• What to offer? Supplements may be expressed breastmilk, expressed breastmilk that has been fortified to increase energy and nutrients, standard infant formula, or concentrated formula. Human milk fortifiers (Enfamil Human Milk Fortifier and Similac Human Milk Fortifier) are designed for gaining and growing premature infants in the hospital. Because these two products contain high levels of vitamins A and D these products should not be continued at the point where the vitamin D intake exceeds recommendations. This will occur at different weights depending on the content of the product. Please see section on increasing formula concentration for more information about energy content of potential additions to breastmilk and concentrating formulas for additional feedings.
  • How to deliver? Supplements may be delivered with additional bottle feedings, offering the bottle after breastfeeding, or a supplemental nursing system. An abstract suggests that Supplemental nursing systems may not work well for feeding preterm infants (Meier P. Pediatric Clinics of North America - Neonatology, #2344, 5/13/1999.) Although cup feeding is used in some settings, this method has not been shown to be an efficient feeding method for preterm infants. The choice of method will vary based on maternal/infant needs, preferences, and the infant's feeding skills.
  • When to deliver? If an infant is unable to sustain prolonged nippling due to respiratory or energy reserve limitations, offering a bottle immediately post feed may not be successful. In planning methods of supplementation it is useful to remember that frequency of nippling at breast enhances milk supply and should be incorporated in the plan.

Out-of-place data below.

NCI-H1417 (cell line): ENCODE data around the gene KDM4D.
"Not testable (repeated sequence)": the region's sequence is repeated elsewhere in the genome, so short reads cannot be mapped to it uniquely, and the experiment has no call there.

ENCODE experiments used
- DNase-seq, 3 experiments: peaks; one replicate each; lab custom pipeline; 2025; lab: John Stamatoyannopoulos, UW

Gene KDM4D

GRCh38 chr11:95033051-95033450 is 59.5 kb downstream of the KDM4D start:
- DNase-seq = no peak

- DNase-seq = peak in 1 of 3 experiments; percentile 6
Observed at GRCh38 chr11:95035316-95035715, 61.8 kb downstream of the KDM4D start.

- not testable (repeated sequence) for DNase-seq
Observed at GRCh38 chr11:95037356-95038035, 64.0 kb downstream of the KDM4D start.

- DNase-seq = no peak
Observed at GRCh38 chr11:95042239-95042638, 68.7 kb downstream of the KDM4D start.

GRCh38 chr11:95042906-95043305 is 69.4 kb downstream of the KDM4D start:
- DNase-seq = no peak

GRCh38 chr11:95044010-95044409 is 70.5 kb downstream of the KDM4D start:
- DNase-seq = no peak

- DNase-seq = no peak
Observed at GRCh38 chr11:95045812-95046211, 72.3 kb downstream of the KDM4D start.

Assessing Breastfeeding Success


In the long run, growth is the best indicator of breastfeeding success

During an individual feeding

Assessment of feeding effectiveness may be difficult during early breastfeedings in the VLBW infant. In older infants, signs of effective breastfeeding include rhythmic sustained suckling, audible swallow, softening of the maternal breast and maternal signs of milk ejection.

Feeding pattern

The American Academy of Pediatrics has endorsed the WHO/UNICEF Ten Steps to Successful Breastfeeding guidelines (AAP Committee on Breastfeeding, 2012).


Infants should have more than 5 wet diapers a day. Super-absorbant disposable diapers invalidate this method of assessing breastfeeding success.

Test weights for breastfed infants

Short-term weight gain may be a valuable assessment tool. Meier et al. (1994) recommends a program of test weighing in the home for 2 to 3 weeks after discharge for some infants. The basic steps of test weighing are as follows:

  • Before hospital discharge, family obtains an accurate infant scale that can weigh in grams for home.
  • A minimum daily milk intake is prescribed in milliliters at the time of hospital discharge. This is usually determined by an infant's energy intake and growth pattern in the hospital.
  • Family and health care providers make plans for appropriate supplement choice if it is needed.
  • After discharge family keeps records of pre and post test weights for each feeding. If diapers are not changed between weights, a somewhat accurate indication of the amount of liquid that was ingested can be made.
  • At the end of a set period of time, say 6 to 8 hours, the infant's actual intake is compared with the prescribed volume.
  • If the infant consumes less than the prescribed amount, a supplementary bottle feeding, preferably of expressed breast milk, is given as needed to make up the deficit.
  • The plan for weights and supplemental feedings is frequently reviewed by a breastfeeding specialist and or the primary care provider.
  • When the infant has shown that he or she can gain weight steadily, the frequency of test weights may be reduced. Daily weights may be recommended for a few weeks to assure adequate intakes.

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Page reviewed: March 24, 2015